Are Distractions Igniting Your Creativity?

There’s a lot of bad press around being distracted at work. Whether that’s referring to the 9 til 5, your writing schedule or even the inability just to focus on your work. We’ve all been there – even me whilst I write this post – but perhaps it happens for a reason. Perhaps it’s your brain’s way of telling you that you need a time out.

More often than not a distraction tends to be something that is playful and spontaneous. It could be people watching, listening to a debate on the radio, or even something you spot in a shop window. We can’t deny that we do it but have we ever considered why we do it? Sometimes you can be aware that you need a distraction and other times you may not. If you don’t realise that you needed the distraction – more times than not – it’s because your brain could be overloaded. Whether that’s work or family life will differ to each of us and will affect us all differently.

I recently read an article about the benefits of play and how it can allow you to be rid of pressures and to be more present in a single activity. This in itself, allows the brain to think in different ways and can ultimately, allow your creativity to soar. Think that walk you took in the middle of writing your wip was an unwanted distraction? Probably not. In fact, you’ve probably went on that walk to clear your mind and let yourself think of something else for a while. While in this state, your subconscious will be mulling over your problem and by the time you get back to your writing, your mind may have conjured up a new scene, solved a plot hole or even allowed you to consider a possible plot twist. Whenever we do something that’s spontaneous and different to our working day, it surprises us and allows us to see it as a playful task or experience. As a result, your pressures gradually melt away, leaving you with a sense of play that really allows your creativity to come into full force.

Next time you go for a walk or are distracted by a game or puzzle, ask yourself once you’ve finished – Do you feel like you can be more creative? Do you feel refreshed and re-energised? Are you ready to tackle your problem?

The chances are, you might just feel ready for the new challenge ahead.

How does reading benefit a writer?

How does reading benefit a writer?

We’ve all asked and heard the advice, haven’t we? How do I improve writing? Read more. The pure broadness of this answer really doesn’t sit well with me. I’m not saying it’s not correct but it’s not exactly useful either. This post will delve into this question with a little more focus on what type of reading to consider and how we will be able to use our reading to our writing advantage.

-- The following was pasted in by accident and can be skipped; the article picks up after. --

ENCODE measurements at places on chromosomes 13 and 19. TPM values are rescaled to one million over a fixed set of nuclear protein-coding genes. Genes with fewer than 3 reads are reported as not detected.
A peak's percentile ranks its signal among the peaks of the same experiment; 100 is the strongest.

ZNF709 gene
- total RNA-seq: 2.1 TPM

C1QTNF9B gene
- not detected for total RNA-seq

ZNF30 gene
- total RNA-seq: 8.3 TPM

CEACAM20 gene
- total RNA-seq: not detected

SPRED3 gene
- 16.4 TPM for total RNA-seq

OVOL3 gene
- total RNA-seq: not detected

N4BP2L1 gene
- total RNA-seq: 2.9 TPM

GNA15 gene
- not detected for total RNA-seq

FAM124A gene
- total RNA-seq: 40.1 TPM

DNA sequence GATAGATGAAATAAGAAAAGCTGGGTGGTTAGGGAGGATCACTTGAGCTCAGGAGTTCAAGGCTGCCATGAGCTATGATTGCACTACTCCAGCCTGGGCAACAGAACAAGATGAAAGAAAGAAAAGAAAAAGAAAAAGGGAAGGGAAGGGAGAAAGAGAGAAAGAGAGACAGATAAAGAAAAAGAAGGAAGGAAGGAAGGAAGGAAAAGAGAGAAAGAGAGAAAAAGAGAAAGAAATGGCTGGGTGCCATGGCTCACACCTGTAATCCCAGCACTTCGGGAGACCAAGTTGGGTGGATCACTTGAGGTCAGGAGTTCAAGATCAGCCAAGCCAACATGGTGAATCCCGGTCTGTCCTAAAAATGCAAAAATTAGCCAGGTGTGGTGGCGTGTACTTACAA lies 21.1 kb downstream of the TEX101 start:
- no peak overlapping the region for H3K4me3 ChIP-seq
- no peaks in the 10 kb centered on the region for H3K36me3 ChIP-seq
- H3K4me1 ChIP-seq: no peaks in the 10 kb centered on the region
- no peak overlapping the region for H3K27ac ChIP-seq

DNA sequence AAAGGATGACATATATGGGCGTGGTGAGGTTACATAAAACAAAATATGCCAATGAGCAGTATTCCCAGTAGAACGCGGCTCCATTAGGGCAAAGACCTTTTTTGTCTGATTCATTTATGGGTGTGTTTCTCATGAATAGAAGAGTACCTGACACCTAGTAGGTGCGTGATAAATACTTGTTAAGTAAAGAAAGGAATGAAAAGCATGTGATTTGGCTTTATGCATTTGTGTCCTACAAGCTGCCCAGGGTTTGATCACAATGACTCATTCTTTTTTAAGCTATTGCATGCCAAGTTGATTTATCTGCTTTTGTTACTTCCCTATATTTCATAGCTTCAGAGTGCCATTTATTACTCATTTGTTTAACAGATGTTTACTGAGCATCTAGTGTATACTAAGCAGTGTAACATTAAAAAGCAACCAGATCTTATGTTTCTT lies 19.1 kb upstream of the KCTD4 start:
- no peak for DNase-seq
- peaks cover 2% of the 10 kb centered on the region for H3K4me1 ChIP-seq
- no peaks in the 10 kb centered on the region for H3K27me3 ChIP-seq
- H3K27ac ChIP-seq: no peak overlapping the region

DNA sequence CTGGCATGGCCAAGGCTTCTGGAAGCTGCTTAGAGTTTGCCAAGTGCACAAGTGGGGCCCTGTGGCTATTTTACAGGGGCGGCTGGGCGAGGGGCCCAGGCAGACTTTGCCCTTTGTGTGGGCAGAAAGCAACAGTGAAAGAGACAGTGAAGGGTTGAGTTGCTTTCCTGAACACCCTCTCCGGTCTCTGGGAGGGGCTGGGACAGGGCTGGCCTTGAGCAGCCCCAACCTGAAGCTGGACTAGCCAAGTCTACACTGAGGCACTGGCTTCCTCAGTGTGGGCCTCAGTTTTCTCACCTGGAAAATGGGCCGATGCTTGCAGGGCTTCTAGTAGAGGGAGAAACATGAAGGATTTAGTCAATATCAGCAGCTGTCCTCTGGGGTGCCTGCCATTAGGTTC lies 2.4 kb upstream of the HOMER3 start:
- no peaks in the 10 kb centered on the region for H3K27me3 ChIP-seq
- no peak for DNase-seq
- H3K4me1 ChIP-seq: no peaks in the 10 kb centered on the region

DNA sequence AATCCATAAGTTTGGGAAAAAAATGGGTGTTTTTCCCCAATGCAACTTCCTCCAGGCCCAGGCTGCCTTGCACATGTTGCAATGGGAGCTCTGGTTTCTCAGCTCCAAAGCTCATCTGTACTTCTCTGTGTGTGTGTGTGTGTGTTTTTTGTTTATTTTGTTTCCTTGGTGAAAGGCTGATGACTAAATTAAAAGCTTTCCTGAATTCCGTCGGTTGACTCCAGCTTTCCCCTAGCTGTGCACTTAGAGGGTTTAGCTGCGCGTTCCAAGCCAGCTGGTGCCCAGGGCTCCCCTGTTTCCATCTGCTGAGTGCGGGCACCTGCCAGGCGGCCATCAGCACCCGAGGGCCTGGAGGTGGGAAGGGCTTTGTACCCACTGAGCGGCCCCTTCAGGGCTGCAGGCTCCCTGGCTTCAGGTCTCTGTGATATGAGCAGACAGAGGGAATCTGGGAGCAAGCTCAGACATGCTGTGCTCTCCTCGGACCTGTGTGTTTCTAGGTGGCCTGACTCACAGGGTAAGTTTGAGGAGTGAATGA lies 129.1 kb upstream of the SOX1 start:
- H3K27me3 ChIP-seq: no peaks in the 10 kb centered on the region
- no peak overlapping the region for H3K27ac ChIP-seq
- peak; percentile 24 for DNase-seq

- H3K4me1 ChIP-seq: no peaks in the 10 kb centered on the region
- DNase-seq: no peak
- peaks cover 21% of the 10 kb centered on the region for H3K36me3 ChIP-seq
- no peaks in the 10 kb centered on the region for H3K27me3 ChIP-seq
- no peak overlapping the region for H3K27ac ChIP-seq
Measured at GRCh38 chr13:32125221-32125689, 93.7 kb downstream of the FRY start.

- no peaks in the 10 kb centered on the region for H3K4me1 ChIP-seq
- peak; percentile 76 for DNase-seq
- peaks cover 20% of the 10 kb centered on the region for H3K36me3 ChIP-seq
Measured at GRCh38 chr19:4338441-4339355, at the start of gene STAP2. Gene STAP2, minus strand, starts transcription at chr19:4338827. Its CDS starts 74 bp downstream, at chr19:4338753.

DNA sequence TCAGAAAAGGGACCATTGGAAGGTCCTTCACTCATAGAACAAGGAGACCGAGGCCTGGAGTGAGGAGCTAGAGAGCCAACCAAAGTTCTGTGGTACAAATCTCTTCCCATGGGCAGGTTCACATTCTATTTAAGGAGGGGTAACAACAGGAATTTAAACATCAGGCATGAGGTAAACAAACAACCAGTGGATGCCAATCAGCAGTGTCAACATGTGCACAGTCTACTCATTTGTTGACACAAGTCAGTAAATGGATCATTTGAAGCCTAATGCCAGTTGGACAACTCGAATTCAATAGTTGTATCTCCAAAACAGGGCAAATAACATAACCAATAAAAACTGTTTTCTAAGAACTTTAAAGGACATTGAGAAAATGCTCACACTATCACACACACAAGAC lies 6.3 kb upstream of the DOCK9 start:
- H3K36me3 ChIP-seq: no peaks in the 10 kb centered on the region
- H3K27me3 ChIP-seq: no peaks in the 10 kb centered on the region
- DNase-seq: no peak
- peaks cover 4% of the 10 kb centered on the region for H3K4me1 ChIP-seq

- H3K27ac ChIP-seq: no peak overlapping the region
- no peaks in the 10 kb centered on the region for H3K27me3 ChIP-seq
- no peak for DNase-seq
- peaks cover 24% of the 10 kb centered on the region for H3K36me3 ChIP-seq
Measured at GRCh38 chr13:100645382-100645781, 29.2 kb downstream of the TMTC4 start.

What do you like to write?

This is the first question you need to ask yourself. You might like to write a specific genre, ie. thriller, romance etc, or you may prefer to write for a particular audience. Are you writing for a male, female audience for example? Or do you perhaps like to write for a younger audience? Whatever your answer is to this question, this is the type of reading that will help you. If you would like to write romantic YA novel, then that is the genre you know you need to read more. By doing this, you will soon begin to acknowledge what you find gripping and therefore what your readers will find gripping. You might even discover a technique that you really despise and know definitely what NOT to do in your own work. 

 

Whether you like or dislike the book – learn from it.

Just because you did not enjoy reading a certain book, doesn’t mean that you can’t learn from it. I once read a book that was given to me as a gift. At first I thought I would enjoy it but the author kept going off track to explain the characters backgrounds. It was really annoying but I persevered and realised afterwards that my books need to be more concise and fast paced. Quick task: Have a look through your books on your bookshelf and consider what you didn’t like about them. Was it plot, the way the characters were presented to you, or was it unrealistic? Once you have done this, consider what would have made it a better read. Whatever you think the improvements should be, take that advice and include it within your own writing. Remember you have been a reader here and have been disappointed with the outcome – only you as a reader can put that right by doing so in your own writing.

person writing on notebook